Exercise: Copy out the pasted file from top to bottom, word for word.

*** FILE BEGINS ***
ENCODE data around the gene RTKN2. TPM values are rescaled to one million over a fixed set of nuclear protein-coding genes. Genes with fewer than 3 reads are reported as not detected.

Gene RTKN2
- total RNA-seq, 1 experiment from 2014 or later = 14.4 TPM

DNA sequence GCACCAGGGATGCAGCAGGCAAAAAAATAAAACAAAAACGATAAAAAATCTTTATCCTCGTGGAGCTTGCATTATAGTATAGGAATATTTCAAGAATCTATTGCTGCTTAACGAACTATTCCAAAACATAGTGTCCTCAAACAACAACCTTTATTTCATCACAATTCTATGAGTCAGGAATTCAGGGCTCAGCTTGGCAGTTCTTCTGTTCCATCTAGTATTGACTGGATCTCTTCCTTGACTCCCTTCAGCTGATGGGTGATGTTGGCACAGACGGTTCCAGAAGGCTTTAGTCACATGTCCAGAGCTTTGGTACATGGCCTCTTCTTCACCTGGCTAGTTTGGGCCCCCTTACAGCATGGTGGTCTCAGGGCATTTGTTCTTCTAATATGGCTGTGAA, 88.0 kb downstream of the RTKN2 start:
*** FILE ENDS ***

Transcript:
ENCODE data around the gene RTKN2. TPM values are rescaled to one million over a fixed set of nuclear protein-coding genes. Genes with fewer than 3 reads are reported as not detected.

Gene RTKN2
- total RNA-seq, 1 experiment from 2014 or later = 14.4 TPM

DNA sequence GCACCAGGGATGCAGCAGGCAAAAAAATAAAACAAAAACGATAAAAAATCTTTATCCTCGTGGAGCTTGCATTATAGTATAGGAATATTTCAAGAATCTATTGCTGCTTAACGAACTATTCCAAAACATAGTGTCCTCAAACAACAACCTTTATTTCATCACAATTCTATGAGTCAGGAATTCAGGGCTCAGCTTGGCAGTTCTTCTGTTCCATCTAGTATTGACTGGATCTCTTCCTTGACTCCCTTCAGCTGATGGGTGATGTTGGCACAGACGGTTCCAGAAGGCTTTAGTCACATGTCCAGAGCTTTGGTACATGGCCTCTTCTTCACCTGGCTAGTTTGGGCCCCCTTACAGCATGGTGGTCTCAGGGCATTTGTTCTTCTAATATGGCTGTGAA, 88.0 kb downstream of the RTKN2 start: